• The core application and the API written in PHP/Hack that runs on HHVM.
      • The data is stored in MySQL using Vitess.
      • Caching is done using Memcached and MCRouter.
      • The search service takes help from SolrCloud, with various Java services.
      • The messaging system uses WebSockets with many services in Java and Go.
      • Load balancing is done using HAproxy with Consul for configuration.
      • Most services talk to each other over gRPC,
      • Some Thrift and JSON-over-HTTP
      • Voice and video calling service was built in Elixir.
      Data warehouse
      • Built using open source tools including Presto, Spark, Airflow, Hadoop and Kafka.
      Etc
      See more
      Eric Colson
      Eric Colson
      Chief Algorithms Officer at Stitch Fix · | 19 upvotes · 266.9K views
      atStitch FixStitch Fix
      Amazon EC2 Container Service
      Amazon EC2 Container Service
      Docker
      Docker
      PyTorch
      PyTorch
      R
      R
      Python
      Python
      Presto
      Presto
      Apache Spark
      Apache Spark
      Amazon S3
      Amazon S3
      PostgreSQL
      PostgreSQL
      Kafka
      Kafka
      #Data
      #DataStack
      #DataScience
      #ML
      #Etl
      #AWS

      The algorithms and data infrastructure at Stitch Fix is housed in #AWS. Data acquisition is split between events flowing through Kafka, and periodic snapshots of PostgreSQL DBs. We store data in an Amazon S3 based data warehouse. Apache Spark on Yarn is our tool of choice for data movement and #ETL. Because our storage layer (s3) is decoupled from our processing layer, we are able to scale our compute environment very elastically. We have several semi-permanent, autoscaling Yarn clusters running to serve our data processing needs. While the bulk of our compute infrastructure is dedicated to algorithmic processing, we also implemented Presto for adhoc queries and dashboards.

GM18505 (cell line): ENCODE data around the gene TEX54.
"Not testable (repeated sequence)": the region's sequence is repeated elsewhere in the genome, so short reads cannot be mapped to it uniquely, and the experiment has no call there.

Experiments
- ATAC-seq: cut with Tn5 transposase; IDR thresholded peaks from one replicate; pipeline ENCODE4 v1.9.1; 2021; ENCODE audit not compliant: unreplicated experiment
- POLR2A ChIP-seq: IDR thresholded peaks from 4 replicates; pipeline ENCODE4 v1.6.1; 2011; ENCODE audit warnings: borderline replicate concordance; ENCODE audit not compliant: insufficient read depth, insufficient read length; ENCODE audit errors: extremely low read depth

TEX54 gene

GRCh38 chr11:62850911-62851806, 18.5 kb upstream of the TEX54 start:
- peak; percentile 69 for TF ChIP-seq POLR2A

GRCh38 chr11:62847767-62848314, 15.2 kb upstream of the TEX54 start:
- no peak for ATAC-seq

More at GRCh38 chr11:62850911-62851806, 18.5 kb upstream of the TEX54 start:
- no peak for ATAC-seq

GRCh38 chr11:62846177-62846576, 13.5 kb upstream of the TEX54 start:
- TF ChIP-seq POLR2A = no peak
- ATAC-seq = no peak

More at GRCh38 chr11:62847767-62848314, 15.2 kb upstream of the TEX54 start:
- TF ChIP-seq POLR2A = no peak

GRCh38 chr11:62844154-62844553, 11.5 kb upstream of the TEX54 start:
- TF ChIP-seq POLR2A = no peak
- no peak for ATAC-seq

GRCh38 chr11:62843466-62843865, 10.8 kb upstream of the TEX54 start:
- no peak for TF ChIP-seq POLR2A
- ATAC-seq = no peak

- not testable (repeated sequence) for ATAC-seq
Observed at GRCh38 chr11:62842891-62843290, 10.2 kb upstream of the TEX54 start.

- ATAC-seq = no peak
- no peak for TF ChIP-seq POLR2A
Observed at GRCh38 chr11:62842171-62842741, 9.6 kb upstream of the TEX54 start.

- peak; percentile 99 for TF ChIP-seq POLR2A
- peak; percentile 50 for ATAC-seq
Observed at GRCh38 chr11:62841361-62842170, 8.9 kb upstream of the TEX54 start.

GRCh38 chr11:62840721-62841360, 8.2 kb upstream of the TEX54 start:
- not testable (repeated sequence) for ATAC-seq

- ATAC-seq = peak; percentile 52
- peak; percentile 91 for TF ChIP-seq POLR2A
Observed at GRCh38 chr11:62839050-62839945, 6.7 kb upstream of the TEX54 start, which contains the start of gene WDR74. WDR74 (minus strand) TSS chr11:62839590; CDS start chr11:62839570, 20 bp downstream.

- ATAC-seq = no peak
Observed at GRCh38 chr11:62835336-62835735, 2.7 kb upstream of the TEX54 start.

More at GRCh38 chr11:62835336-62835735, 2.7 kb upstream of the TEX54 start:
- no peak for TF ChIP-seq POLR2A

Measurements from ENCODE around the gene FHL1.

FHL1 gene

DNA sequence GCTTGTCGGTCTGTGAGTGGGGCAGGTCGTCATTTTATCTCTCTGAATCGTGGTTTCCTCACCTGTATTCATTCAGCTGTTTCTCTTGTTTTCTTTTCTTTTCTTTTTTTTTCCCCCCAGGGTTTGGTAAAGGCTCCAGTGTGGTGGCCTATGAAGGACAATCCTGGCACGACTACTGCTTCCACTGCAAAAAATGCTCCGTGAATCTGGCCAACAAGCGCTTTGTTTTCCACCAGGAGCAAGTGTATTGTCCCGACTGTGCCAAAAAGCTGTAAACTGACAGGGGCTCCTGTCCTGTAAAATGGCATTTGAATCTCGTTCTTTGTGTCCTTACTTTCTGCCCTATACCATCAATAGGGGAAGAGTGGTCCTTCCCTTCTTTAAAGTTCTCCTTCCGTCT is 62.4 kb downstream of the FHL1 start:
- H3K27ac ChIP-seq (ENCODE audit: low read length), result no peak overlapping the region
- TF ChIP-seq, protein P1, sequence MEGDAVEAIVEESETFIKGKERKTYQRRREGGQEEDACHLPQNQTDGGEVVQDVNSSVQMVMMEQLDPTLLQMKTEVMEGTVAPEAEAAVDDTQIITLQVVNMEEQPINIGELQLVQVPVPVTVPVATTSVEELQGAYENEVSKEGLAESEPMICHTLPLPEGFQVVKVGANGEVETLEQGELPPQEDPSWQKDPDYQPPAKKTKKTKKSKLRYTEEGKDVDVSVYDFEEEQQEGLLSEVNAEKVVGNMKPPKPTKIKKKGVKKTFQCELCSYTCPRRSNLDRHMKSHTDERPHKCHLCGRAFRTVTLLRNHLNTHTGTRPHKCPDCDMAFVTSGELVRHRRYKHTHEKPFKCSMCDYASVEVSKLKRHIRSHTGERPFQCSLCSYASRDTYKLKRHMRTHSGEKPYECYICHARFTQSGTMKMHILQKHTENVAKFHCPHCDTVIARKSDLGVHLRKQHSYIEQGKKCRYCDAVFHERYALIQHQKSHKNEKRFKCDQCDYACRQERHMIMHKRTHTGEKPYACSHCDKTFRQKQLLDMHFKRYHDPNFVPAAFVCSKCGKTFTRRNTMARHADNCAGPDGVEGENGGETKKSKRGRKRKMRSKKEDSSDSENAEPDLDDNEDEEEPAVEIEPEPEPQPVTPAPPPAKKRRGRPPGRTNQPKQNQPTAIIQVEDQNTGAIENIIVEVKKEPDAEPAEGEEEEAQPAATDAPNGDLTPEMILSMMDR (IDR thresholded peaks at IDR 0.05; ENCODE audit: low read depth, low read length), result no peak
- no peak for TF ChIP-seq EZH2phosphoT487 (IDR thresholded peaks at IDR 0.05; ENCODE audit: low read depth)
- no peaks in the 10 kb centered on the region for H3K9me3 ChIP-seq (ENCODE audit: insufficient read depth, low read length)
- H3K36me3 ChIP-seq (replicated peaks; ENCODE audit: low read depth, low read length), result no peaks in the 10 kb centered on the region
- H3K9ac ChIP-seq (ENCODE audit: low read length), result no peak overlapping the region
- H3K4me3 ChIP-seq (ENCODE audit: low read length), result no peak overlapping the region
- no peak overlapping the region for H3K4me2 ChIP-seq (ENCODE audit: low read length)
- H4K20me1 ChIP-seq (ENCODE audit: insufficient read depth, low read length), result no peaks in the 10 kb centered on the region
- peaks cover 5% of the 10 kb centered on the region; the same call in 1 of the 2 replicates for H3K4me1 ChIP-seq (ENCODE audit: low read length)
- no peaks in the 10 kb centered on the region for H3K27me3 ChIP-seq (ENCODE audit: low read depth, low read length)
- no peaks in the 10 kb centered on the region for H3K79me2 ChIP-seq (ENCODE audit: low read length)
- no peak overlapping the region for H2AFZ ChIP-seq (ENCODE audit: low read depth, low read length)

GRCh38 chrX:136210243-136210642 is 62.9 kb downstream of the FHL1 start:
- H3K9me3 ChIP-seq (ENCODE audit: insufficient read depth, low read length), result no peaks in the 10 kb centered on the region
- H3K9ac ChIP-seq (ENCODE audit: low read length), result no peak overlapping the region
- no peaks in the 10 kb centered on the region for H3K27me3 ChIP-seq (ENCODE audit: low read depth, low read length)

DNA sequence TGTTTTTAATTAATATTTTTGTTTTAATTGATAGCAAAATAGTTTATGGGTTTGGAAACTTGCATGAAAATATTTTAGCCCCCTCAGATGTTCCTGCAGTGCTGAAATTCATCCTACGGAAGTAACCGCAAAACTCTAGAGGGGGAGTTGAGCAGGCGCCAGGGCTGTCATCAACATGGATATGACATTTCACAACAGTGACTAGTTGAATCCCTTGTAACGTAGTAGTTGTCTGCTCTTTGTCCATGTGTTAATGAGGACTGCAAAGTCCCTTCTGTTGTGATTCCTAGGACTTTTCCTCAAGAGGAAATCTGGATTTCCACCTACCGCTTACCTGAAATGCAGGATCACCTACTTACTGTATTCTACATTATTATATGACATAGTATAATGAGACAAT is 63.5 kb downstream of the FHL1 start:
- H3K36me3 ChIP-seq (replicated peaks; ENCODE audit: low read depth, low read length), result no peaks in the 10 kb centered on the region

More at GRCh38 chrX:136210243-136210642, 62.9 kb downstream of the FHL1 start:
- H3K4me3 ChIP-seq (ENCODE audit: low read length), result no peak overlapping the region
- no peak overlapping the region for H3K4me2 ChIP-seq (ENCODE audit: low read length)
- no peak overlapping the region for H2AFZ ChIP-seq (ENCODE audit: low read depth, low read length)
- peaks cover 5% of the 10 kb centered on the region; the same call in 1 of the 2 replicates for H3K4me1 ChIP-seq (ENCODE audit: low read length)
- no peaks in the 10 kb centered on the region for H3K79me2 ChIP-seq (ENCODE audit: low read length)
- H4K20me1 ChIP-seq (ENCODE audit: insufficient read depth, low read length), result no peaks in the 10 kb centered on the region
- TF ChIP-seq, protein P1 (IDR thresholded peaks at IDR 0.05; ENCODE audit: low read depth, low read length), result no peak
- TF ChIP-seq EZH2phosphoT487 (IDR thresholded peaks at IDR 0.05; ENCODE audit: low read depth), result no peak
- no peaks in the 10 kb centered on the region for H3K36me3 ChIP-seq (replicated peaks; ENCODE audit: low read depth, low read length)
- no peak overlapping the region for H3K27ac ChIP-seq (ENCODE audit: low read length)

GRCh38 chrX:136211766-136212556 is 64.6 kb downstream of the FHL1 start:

Beyond data movement and ETL, most #ML centric jobs (e.g. model training and execution) run in a similarly elastic environment as containers running Python and R code on Amazon EC2 Container Service clusters. The execution of batch jobs on top of ECS is managed by Flotilla, a service we built in house and open sourced (see https://github.com/stitchfix/flotilla-os).

      At Stitch Fix, algorithmic integrations are pervasive across the business. We have dozens of data products actively integrated systems. That requires serving layer that is robust, agile, flexible, and allows for self-service. Models produced on Flotilla are packaged for deployment in production using Khan, another framework we've developed internally. Khan provides our data scientists the ability to quickly productionize those models they've developed with open source frameworks in Python 3 (e.g. PyTorch, sklearn), by automatically packaging them as Docker containers and deploying to Amazon ECS. This provides our data scientist a one-click method of getting from their algorithms to production. We then integrate those deployments into a service mesh, which allows us to A/B test various implementations in our product.

      For more info:

      #DataScience #DataStack #Data

      See more
      Interest over time
      Reviews of Apex and Apache Spark
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      How developers use Apex and Apache Spark
      Avatar of Wei Chen
      Wei Chen uses Apache SparkApache Spark

      Spark is good at parallel data processing management. We wrote a neat program to handle the TBs data we get everyday.

      Avatar of Ralic Lo
      Ralic Lo uses Apache SparkApache Spark

      Used Spark Dataframe API on Spark-R for big data analysis.

      Avatar of Kalibrr
      Kalibrr uses Apache SparkApache Spark

      We use Apache Spark in computing our recommendations.

      Avatar of BrainFinance
      BrainFinance uses Apache SparkApache Spark

      As a part of big data machine learning stack (SMACK).

      Avatar of Dotmetrics
      Dotmetrics uses Apache SparkApache Spark

      Big data analytics and nightly transformation jobs.